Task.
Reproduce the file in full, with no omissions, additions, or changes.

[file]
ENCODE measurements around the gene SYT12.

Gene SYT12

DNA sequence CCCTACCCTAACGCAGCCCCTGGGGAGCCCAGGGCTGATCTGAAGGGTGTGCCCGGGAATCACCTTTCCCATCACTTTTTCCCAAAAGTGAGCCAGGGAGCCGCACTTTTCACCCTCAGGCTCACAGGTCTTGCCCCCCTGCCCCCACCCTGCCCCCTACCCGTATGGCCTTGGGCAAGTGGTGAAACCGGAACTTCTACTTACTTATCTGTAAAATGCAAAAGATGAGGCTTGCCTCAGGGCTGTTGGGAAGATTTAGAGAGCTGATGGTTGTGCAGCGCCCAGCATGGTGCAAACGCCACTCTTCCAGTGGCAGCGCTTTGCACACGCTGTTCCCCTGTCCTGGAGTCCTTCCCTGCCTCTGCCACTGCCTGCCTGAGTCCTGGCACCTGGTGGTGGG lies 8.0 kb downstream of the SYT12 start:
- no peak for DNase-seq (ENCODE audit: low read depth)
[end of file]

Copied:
ENCODE measurements around the gene SYT12.

Gene SYT12

DNA sequence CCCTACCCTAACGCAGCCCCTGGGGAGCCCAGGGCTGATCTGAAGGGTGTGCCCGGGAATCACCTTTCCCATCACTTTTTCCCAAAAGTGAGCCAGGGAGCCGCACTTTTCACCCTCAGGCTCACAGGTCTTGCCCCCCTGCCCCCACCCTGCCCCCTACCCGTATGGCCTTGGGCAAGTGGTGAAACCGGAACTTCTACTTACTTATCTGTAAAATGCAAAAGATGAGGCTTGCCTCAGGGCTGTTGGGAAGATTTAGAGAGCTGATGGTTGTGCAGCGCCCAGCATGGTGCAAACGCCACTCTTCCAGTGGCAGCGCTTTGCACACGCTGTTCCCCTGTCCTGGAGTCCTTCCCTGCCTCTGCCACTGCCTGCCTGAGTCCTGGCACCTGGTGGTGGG lies 8.0 kb downstream of the SYT12 start:
- no peak for DNase-seq (ENCODE audit: low read depth)